Rod recalls that "When we came out here the first time an Australian battery was already in the prepared positions and the American 155's were also here. 161 had to deploy forward and prepare their own positions. This was an arsehole of a place to try and dig in - it is solid rock, scoria. I remember trying to dig my shell scrape the first day I was here and tearing the skin off my hands and thinking God am I going to last the whole 12 months digging holes in stuff like this. Funnily enough the next place we deployed to was soft sand and when you dug a hole it all fell in on top of you. So it was quite a contrast."

I don't recall digging too many deep pits. I recall getting the half round pressed steel, digging down a couple of feet, then putting that over the top and then sandbag the lot.

We now head North. There are many little houses on the side of the road and everyone seems to be ensconced in front of their televisions. It is just after noon.

Our guide tells us we are heading to the Long Tan memorial. The road is just like a farm track, typical red laterite earth. All agricultural land. A lot of rubber plantations - all fairly newly planted.

We walk through the rubber plantation and there is the memorial. Just a simple white cross - no plaque - and just a wire fence around it. Nothing to identify it. Evidently the original one was taken by the Vietnamese and used as a memorial for their fallen comrades. So the one we see is only a replacement. The original one has since been recovered along with the plaque and is in a museum in Bien Hoa.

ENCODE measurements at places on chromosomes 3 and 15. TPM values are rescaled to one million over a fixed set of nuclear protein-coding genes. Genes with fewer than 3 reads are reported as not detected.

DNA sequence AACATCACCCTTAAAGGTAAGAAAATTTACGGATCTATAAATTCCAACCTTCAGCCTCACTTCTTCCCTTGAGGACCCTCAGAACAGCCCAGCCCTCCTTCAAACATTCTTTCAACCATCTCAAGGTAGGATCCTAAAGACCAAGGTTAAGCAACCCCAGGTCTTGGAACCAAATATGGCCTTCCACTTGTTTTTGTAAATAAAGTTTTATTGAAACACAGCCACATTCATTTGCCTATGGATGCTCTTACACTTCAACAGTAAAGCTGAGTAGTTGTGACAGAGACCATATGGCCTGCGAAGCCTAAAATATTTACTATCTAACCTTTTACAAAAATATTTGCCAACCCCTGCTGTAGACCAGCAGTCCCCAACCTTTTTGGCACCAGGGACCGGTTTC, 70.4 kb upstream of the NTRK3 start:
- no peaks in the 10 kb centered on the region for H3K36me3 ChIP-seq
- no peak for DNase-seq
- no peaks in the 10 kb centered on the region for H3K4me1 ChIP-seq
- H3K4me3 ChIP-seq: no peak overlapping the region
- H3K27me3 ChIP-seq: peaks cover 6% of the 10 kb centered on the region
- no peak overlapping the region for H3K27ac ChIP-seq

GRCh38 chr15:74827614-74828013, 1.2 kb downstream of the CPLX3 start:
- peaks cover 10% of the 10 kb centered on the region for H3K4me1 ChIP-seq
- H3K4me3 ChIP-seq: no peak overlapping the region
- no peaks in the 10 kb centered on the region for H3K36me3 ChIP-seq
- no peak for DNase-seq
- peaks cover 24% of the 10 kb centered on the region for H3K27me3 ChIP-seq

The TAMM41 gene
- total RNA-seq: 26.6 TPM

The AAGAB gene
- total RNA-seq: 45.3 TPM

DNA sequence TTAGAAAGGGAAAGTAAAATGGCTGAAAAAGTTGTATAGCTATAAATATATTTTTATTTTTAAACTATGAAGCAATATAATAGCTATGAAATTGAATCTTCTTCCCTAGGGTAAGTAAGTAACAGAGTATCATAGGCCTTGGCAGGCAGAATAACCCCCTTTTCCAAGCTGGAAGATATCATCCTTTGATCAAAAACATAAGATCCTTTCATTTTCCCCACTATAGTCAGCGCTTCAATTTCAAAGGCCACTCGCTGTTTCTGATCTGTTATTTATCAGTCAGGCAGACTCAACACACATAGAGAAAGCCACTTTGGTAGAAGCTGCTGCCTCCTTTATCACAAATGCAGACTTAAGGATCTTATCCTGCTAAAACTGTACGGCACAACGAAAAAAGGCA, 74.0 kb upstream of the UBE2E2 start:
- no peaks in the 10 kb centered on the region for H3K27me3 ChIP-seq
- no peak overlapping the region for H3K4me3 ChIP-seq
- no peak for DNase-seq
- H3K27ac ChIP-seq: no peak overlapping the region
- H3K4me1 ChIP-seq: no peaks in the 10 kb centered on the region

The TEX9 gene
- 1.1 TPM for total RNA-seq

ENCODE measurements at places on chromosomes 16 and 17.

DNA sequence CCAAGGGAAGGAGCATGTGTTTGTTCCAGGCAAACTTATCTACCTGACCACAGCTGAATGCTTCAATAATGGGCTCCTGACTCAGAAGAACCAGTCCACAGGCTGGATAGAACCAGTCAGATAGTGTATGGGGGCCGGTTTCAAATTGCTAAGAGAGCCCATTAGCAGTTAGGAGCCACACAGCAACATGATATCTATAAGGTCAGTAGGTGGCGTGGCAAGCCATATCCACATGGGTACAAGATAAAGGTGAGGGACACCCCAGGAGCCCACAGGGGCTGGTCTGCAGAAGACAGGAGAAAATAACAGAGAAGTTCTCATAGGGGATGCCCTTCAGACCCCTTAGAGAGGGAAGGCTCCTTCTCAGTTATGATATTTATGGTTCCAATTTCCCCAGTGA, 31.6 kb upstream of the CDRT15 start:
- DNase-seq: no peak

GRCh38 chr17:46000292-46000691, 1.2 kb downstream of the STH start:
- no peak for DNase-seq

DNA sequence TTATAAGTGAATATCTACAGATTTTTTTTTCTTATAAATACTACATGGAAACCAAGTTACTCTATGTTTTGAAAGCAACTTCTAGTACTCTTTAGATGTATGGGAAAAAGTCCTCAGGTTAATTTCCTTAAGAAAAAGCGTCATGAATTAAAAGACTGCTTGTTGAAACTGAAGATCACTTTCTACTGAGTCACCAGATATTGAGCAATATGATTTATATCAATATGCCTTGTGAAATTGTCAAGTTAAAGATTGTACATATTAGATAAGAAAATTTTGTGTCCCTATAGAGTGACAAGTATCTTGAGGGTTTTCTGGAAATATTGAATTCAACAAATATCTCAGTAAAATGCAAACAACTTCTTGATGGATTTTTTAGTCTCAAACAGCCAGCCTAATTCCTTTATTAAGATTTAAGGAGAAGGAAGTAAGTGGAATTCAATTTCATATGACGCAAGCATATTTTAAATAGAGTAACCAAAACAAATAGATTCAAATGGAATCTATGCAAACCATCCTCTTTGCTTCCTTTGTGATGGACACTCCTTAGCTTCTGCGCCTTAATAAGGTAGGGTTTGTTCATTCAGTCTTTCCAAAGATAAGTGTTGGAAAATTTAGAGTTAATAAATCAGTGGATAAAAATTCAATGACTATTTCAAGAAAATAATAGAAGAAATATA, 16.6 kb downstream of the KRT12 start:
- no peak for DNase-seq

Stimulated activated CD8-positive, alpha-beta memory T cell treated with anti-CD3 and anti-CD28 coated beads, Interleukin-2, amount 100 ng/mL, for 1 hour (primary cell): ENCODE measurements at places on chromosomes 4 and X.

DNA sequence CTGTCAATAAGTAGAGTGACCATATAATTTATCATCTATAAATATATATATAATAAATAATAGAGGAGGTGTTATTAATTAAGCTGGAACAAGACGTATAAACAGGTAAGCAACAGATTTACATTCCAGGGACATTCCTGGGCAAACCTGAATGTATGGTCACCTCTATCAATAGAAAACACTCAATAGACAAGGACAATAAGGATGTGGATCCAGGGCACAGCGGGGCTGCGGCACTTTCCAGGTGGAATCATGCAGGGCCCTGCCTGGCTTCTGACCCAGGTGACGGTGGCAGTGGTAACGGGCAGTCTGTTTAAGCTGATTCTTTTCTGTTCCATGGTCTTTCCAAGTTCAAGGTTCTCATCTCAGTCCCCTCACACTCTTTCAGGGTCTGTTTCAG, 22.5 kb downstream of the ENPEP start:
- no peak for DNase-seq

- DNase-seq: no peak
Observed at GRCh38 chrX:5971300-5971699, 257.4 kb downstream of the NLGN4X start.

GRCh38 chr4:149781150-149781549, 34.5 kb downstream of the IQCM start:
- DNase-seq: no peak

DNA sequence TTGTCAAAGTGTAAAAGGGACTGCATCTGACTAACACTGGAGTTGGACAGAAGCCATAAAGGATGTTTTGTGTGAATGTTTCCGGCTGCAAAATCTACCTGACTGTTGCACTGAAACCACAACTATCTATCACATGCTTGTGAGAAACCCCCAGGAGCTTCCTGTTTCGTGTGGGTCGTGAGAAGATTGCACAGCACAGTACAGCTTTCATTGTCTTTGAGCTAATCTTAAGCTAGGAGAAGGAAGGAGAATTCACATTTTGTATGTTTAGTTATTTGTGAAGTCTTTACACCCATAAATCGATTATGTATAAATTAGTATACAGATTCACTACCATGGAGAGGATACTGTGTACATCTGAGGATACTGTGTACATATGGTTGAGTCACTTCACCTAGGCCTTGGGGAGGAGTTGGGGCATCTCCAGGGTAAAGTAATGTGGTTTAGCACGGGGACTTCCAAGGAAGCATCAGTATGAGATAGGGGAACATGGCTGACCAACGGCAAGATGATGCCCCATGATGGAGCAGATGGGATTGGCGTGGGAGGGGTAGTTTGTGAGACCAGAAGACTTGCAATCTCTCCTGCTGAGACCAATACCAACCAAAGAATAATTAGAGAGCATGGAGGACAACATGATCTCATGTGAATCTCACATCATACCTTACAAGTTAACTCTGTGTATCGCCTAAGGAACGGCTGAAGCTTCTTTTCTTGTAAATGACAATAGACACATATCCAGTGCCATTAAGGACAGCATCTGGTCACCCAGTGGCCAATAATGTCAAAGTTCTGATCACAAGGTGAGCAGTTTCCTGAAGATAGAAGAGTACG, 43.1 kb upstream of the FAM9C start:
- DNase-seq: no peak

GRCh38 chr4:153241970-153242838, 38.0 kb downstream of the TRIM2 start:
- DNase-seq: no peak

The memorial is maintained by the Australian Embassy who pay a local family every month to tidy it up.

The land around here is certainly utilised much more than it used to be - papaya, bananas, tapioca, rubber. Just passed a huge nursery for rubber trees. Every home seems to sell something - it's set out on the edge of the road - be it food, fruit, or even bottles of petrol.

"We are heading to the Long Phuoc Hai Tunnels," so our guide tells us. "They were used to protect the locals and important people from the bombs of the Americans and Australians."

We go down the path off the track to the tunnels and a small museum which houses a few exhibits of the "war". We find the tunnels. Very well made tunnels, concrete roofs. Local gentlemen has just come out to unlock the door to the museum. "Dao Long Phuoc - tail fins of a bomb. Enemy heavy machine gun that the Vietnamese captured at the fight of the underground tunnels in 1966. The bullet case of the heavy machine guns that D445 troops used to fight and annihilate the enemy. Here is a chainlink of the enemies M113 tank that the Long Phuoc Army and people annihilated at North Hamlet in 1963. Another one is the 103mm cannon shell fragment in the phosphorous bomb splinter" to quote a few inscriptions.

There is a large model of the area. The guide points to where we are at Long Phuoc. We are told it was a stronghold of the local guerrillas. The Australians used to control Dat Do and Ne Tom, Nui Dat, Baria. There is about 300 meters of tunnels maintained for the tourists.